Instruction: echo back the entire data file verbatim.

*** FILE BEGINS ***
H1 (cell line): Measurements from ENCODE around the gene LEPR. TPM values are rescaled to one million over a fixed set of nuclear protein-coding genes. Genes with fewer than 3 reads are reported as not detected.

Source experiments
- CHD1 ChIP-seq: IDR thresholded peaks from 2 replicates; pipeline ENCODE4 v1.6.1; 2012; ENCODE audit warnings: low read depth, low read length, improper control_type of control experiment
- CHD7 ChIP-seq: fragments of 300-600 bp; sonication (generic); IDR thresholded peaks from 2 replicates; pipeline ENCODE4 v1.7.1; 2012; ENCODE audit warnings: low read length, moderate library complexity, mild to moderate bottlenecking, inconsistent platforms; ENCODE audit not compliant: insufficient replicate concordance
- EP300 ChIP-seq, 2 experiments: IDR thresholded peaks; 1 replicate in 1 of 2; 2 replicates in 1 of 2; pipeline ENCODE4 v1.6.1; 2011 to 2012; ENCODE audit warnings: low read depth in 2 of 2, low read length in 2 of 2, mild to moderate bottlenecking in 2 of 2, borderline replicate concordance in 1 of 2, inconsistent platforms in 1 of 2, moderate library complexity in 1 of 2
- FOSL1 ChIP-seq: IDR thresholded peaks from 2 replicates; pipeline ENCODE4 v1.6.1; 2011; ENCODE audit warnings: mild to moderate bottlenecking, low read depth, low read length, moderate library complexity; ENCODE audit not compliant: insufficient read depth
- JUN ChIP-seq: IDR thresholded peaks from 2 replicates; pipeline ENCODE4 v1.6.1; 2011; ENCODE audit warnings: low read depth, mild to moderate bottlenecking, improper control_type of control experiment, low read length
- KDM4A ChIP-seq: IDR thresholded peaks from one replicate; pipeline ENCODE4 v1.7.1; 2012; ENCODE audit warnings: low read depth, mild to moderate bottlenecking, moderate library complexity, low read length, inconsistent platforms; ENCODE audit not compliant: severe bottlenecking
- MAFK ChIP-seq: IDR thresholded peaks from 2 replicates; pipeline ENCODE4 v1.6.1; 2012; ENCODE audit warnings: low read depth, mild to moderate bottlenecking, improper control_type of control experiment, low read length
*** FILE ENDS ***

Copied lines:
H1 (cell line): Measurements from ENCODE around the gene LEPR. TPM values are rescaled to one million over a fixed set of nuclear protein-coding genes. Genes with fewer than 3 reads are reported as not detected.

Source experiments
- CHD1 ChIP-seq: IDR thresholded peaks from 2 replicates; pipeline ENCODE4 v1.6.1; 2012; ENCODE audit warnings: low read depth, low read length, improper control_type of control experiment
- CHD7 ChIP-seq: fragments of 300-600 bp; sonication (generic); IDR thresholded peaks from 2 replicates; pipeline ENCODE4 v1.7.1; 2012; ENCODE audit warnings: low read length, moderate library complexity, mild to moderate bottlenecking, inconsistent platforms; ENCODE audit not compliant: insufficient replicate concordance
- EP300 ChIP-seq, 2 experiments: IDR thresholded peaks; 1 replicate in 1 of 2; 2 replicates in 1 of 2; pipeline ENCODE4 v1.6.1; 2011 to 2012; ENCODE audit warnings: low read depth in 2 of 2, low read length in 2 of 2, mild to moderate bottlenecking in 2 of 2, borderline replicate concordance in 1 of 2, inconsistent platforms in 1 of 2, moderate library complexity in 1 of 2
- FOSL1 ChIP-seq: IDR thresholded peaks from 2 replicates; pipeline ENCODE4 v1.6.1; 2011; ENCODE audit warnings: mild to moderate bottlenecking, low read depth, low read length, moderate library complexity; ENCODE audit not compliant: insufficient read depth
- JUN ChIP-seq: IDR thresholded peaks from 2 replicates; pipeline ENCODE4 v1.6.1; 2011; ENCODE audit warnings: low read depth, mild to moderate bottlenecking, improper control_type of control experiment, low read length
- KDM4A ChIP-seq: IDR thresholded peaks from one replicate; pipeline ENCODE4 v1.7.1; 2012; ENCODE audit warnings: low read depth, mild to moderate bottlenecking, moderate library complexity, low read length, inconsistent platforms; ENCODE audit not compliant: severe bottlenecking
- MAFK ChIP-seq: IDR thresholded peaks from 2 replicates; pipeline ENCODE4 v1.6.1; 2012; ENCODE audit warnings: low read depth, mild to moderate bottlenecking, improper control_type of control experiment, low read length